Despite the positive news, some might point out that the unemployment rate is still high, while the average monthly salary is only EUR 1400 per month. Nonetheless, the gains made in reducing unemployment in recent years have been highly significant and have proved a boon to households in the face of mediocre wages. Coupled with negative changes in consumer prices during the 2014-2016 period, Spaniards have managed to pull their weight remarkably well. Nonetheless, still-low financing costs and forecasts of a further improvement in the jobs market will see disposable income for 2017 coming in at a faster clip than last year (disposable income, which FocusEconomics uses instead of average salary, allows for better comparisons across countries and is thus our preferred indicator), while other sectors have started the year with a stronger performance than in 2016. All in all, while the unemployment and average wage figures by themselves don’t look great, one only has to look at the trend and the "Spanish inertia" to see that these are clear signs of an improving economy.
FocusEconomics Consensus Forecast panelists have revised their projections upwards several times this year as the economy continues to perform better than expected, and now project that GDP will expand 2.7% in 2017, which is unchanged from last month’s forecast and up 0.4 percentage points from January’s projection. In 2018, panelists expect the economy to expand 2.2%.
5-year economic forecasts on 30+ economic indicators for 127 countries & 33 commodities.
Disclaimer: The views and opinions expressed in this article are those of the authors and do not necessarily reflect the opinion of FocusEconomics S.L.U. Views, forecasts or estimates are as of the date of the publication and are subject to change without notice. This report may provide addresses of, or contain hyperlinks to, other internet websites. FocusEconomics S.L.U. takes no responsibility for the contents of third party internet websites.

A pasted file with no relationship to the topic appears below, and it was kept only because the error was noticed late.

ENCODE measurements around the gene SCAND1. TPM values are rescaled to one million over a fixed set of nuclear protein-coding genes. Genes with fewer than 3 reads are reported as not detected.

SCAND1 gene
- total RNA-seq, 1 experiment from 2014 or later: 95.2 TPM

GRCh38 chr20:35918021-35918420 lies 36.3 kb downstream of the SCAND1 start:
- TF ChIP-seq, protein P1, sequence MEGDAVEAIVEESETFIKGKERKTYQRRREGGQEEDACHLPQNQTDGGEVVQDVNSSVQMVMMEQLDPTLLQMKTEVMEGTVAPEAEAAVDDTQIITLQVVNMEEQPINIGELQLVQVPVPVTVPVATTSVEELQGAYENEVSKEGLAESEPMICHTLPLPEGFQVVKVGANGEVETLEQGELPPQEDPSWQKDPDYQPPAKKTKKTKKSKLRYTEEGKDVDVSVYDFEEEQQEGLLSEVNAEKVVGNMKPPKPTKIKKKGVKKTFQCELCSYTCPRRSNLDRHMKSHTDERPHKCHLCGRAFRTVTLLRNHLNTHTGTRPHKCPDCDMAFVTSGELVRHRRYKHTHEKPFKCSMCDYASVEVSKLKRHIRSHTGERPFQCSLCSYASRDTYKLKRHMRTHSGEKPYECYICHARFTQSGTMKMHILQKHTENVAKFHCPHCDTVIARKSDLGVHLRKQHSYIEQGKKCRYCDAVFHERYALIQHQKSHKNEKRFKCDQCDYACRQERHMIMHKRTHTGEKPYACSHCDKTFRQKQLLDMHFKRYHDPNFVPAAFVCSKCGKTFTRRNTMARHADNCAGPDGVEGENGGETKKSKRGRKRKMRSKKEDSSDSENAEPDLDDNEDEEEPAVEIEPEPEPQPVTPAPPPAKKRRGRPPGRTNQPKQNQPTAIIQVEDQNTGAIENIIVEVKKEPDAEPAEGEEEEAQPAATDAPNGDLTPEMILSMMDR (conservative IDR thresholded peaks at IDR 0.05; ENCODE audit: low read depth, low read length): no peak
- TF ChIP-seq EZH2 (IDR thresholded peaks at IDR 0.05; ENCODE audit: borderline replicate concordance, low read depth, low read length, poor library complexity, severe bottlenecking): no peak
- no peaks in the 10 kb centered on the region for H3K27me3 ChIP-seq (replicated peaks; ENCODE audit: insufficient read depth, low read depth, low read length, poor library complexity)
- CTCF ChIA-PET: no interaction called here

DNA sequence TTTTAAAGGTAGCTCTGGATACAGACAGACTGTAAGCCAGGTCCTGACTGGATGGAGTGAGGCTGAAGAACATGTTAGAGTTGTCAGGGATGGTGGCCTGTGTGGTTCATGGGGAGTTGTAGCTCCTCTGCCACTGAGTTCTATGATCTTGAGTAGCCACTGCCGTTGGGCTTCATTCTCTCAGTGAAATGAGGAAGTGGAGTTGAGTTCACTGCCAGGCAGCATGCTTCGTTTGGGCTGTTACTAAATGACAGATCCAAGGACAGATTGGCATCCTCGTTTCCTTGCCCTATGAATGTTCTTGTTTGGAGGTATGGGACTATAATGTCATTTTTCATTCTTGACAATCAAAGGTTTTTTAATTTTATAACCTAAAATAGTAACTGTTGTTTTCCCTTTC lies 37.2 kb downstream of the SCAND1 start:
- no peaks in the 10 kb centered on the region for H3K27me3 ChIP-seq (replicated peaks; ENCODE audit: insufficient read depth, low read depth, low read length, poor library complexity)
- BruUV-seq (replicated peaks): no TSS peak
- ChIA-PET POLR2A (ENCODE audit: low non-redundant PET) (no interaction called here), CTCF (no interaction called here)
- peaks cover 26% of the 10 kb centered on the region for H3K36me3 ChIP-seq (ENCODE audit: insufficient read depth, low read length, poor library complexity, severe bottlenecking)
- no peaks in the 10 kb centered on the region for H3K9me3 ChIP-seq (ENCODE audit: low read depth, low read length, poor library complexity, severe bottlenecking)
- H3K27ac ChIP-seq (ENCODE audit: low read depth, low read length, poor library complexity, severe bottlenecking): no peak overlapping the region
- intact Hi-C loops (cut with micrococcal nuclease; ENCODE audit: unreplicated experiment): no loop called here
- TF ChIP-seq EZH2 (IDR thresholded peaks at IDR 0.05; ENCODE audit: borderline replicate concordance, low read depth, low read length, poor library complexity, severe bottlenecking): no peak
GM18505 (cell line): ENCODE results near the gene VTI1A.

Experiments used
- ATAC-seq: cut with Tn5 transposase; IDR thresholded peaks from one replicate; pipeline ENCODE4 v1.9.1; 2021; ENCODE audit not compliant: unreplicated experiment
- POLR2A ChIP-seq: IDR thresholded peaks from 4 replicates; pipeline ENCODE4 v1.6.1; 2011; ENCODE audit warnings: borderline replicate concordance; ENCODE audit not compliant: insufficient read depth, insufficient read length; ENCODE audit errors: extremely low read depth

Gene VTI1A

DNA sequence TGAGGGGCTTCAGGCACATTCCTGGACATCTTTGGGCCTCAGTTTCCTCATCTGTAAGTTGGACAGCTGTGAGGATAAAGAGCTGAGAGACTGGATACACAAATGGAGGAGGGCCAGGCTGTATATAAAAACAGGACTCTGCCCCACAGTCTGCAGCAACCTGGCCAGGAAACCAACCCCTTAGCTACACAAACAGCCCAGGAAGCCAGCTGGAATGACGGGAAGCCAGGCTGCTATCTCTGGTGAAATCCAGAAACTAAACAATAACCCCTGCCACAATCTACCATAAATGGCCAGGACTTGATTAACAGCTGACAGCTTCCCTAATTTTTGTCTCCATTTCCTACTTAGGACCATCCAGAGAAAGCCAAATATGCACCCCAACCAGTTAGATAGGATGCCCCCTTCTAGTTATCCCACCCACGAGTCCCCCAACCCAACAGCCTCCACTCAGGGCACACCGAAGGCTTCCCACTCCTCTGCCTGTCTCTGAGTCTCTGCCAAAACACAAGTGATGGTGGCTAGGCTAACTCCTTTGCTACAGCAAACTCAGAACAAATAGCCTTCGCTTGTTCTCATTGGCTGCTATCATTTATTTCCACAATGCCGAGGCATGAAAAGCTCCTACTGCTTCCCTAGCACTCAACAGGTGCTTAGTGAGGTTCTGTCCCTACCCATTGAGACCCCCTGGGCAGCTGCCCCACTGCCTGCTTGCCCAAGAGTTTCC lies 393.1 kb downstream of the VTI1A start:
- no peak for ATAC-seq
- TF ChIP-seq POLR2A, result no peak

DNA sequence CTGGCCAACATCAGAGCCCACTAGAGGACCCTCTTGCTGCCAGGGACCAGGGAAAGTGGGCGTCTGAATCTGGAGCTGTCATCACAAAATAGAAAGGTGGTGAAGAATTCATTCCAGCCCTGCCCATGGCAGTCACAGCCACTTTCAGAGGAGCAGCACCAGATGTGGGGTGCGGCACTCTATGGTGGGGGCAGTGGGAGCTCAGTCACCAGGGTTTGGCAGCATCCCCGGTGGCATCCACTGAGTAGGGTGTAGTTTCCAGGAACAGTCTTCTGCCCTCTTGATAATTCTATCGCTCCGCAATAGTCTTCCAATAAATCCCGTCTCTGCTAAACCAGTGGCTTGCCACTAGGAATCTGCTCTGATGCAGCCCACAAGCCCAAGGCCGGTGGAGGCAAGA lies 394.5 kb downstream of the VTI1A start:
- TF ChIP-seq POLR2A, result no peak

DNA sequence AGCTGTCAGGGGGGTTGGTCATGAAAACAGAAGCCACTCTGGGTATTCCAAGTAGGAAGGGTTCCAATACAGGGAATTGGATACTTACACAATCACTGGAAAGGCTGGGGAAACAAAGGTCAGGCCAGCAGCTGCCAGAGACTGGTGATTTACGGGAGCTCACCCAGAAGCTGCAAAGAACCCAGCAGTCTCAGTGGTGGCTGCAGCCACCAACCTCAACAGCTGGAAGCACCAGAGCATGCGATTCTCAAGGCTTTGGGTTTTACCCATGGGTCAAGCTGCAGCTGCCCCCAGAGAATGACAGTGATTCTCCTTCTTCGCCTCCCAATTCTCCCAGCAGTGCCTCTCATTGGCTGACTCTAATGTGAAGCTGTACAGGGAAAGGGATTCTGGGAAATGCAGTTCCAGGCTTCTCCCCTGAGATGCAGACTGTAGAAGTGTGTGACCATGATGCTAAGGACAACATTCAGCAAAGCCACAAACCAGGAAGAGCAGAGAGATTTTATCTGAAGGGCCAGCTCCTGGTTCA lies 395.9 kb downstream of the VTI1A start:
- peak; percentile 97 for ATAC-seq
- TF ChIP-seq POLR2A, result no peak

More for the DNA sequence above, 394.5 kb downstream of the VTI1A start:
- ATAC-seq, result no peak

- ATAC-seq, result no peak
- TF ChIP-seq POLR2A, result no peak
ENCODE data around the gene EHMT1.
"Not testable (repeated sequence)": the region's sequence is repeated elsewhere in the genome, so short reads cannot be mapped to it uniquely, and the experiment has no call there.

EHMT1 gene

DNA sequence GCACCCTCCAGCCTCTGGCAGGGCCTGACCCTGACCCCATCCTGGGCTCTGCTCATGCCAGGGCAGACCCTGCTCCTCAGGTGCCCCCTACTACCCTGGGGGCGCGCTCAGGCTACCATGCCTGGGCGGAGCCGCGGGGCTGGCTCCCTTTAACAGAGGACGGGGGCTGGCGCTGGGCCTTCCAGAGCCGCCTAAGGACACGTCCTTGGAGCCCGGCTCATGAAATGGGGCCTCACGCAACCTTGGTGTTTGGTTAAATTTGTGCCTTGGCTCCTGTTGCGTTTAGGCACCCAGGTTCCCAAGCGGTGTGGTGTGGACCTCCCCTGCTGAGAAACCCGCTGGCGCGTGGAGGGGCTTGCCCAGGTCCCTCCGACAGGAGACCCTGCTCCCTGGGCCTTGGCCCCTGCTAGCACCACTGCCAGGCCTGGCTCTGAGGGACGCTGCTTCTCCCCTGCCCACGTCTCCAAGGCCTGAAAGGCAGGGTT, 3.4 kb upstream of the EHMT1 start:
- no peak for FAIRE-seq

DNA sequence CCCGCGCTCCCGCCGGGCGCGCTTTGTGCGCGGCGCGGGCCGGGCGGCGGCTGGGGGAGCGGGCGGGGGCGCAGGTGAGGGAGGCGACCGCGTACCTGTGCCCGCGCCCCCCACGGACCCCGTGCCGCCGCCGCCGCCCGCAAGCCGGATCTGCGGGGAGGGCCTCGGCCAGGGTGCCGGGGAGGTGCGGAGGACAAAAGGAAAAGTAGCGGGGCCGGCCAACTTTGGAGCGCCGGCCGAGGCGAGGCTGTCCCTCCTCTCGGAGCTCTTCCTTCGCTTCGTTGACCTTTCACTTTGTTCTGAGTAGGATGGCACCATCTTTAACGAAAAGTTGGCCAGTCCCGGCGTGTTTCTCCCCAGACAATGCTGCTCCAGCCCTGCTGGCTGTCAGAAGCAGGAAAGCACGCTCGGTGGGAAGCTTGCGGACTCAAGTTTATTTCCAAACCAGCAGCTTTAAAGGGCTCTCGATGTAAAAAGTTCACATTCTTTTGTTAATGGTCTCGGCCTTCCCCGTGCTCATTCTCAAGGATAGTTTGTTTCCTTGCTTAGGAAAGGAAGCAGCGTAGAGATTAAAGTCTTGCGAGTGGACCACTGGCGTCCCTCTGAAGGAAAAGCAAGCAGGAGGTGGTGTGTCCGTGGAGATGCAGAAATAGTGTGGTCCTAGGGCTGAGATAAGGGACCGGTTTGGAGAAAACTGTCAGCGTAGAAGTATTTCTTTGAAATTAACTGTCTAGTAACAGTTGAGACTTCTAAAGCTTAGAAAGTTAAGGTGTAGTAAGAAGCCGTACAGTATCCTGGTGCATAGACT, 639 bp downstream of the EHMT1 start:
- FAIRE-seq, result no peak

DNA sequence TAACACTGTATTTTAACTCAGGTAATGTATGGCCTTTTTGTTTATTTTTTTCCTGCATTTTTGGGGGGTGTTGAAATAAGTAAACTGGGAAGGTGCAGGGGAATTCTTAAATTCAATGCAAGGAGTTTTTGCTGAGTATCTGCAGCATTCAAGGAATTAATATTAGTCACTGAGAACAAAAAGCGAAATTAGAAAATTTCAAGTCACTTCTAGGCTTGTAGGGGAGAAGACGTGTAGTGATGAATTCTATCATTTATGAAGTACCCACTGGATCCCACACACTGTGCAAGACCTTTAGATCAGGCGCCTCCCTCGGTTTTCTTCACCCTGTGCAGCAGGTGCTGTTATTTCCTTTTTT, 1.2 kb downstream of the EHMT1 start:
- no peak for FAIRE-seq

Author: David Ampudia, Economist
Date: June 9, 2017
TagsNigeria CIS Countries centralbanks Palladium precious metals Resource Curse Ukraine Agricultural Commodities Euro Area election MENA USA Base Metals Commodities Major Economies Exports Company News G7 Sterlin Spain Portugal Healthcare Infographic Fed Economic Crisis Canadian Economy Exchange Rate Trade Turkey interview oil prices Germany Nordic Economies Asia Central America Energy Commodities Gold Base Metals Mexico Interest rate chile Asean Draghi Housing Market TPS TPP Greece Commodities UK Dolar TPI Vietnam Economic Outlook China South Africa Latin America Banking Sector Argentina Investment Euro Colombia Iran Canada Brazil France Bitcoin Unemployment rate OPEC Inflation economic growth Italy Consensus Forecast Costa Rica; GDP; Budget Budget deficit Japan European Union scotiabank Oil Brexit United Kingdom IMF Eurozone Asian Financial Crisis USD Government Bond Political Risk United States GDP Venezuela Lagarde Sub-Saharan Africa Emerging Markets digitalcurrencies ECB Australia India Economists Economic Growth (GDP) Cannabis Africa Precious Metals Commodities Forex Tunisia Israel public debt Russia Copper Economic Debt Cryptocurrency Eastern Europe
In our latest update, we look at which countries are expected to grow the fastest over the 2022–2026 period: … https://t.co/T3kamDci8w
5 hours ago
Inflation should ease across the Euro area next year and in 2024, although price pressures will differ markedly bet… https://t.co/uMHbKSYbR5
3 days ago
3 days ago
In our latest insight piece, we look at which will be the most "miserable" economies in the world next year, using… https://t.co/XVy6le5D17
5 days ago
On 8 November, the Japanese government unveiled a JPY 29.1 trillion (USD 200 billion) supplementary budget—worth ar… https://t.co/ez3k0vCia1
5 days ago